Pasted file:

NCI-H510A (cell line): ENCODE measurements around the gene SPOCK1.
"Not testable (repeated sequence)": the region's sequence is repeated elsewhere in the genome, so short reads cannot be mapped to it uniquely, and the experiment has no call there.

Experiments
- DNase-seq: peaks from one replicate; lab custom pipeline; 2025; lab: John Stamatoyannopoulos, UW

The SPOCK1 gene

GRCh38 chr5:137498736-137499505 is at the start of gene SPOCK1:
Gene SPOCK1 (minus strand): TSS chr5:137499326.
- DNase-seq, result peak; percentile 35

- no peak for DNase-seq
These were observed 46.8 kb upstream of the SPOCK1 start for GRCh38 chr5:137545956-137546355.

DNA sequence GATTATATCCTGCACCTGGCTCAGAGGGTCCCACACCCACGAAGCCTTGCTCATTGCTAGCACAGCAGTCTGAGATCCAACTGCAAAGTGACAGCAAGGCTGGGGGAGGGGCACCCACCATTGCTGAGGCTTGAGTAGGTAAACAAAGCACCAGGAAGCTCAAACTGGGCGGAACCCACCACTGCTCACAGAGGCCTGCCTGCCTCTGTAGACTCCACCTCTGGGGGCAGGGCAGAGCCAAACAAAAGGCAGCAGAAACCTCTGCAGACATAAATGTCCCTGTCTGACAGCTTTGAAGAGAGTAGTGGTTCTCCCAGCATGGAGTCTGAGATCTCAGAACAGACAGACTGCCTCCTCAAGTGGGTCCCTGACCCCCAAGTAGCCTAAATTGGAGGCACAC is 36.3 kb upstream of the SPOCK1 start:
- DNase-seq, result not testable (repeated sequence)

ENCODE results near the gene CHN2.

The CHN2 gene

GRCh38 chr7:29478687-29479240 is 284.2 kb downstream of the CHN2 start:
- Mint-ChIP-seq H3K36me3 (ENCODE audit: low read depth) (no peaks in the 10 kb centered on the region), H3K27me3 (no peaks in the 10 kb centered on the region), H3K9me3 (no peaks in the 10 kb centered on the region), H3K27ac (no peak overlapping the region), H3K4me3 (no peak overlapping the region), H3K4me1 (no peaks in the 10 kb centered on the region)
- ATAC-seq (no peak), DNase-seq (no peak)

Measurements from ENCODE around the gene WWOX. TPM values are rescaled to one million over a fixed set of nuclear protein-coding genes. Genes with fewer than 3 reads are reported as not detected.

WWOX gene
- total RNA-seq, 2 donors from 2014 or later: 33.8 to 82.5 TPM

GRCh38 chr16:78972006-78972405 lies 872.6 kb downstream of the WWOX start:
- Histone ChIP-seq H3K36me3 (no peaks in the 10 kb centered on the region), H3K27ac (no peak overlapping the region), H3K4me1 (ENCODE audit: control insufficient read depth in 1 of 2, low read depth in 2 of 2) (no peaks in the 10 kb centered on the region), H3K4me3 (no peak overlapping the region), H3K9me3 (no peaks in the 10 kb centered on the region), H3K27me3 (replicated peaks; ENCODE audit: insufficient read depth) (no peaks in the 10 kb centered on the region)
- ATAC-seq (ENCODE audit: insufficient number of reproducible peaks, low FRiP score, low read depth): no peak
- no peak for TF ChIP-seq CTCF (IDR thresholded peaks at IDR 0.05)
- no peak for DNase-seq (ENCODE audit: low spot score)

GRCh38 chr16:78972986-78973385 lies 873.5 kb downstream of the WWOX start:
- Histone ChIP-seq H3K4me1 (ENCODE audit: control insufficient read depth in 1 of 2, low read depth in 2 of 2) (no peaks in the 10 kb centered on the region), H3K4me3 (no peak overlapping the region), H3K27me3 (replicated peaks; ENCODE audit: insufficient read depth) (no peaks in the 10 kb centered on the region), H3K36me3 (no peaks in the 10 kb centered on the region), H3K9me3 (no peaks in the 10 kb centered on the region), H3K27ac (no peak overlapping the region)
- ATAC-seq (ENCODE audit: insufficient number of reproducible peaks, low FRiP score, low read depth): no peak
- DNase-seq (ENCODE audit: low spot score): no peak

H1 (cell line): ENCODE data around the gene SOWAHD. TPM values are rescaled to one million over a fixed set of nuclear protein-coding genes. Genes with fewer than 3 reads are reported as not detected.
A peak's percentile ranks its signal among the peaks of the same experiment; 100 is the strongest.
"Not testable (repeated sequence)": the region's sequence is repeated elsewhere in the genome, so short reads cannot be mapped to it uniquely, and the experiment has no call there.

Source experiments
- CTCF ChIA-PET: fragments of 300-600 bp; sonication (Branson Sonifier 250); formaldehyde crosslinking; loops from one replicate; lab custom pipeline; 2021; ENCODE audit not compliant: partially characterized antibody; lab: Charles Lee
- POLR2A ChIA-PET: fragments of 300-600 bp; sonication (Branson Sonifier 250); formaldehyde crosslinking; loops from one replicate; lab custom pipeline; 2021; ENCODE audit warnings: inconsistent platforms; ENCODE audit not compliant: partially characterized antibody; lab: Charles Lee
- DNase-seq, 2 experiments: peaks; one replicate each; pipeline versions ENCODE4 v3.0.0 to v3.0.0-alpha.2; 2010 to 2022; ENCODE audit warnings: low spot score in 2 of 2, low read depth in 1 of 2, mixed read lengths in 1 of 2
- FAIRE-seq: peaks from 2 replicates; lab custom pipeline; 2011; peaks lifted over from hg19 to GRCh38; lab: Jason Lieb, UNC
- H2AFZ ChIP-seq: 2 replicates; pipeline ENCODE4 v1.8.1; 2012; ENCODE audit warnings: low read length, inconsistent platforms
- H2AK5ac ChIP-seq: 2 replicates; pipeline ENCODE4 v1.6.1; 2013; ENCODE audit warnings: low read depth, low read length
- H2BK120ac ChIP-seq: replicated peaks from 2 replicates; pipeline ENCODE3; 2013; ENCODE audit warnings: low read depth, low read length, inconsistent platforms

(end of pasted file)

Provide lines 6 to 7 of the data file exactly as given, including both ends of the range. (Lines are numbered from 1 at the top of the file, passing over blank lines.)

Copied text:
GRCh38 chr5:137498736-137499505 is at the start of gene SPOCK1:
Gene SPOCK1 (minus strand): TSS chr5:137499326.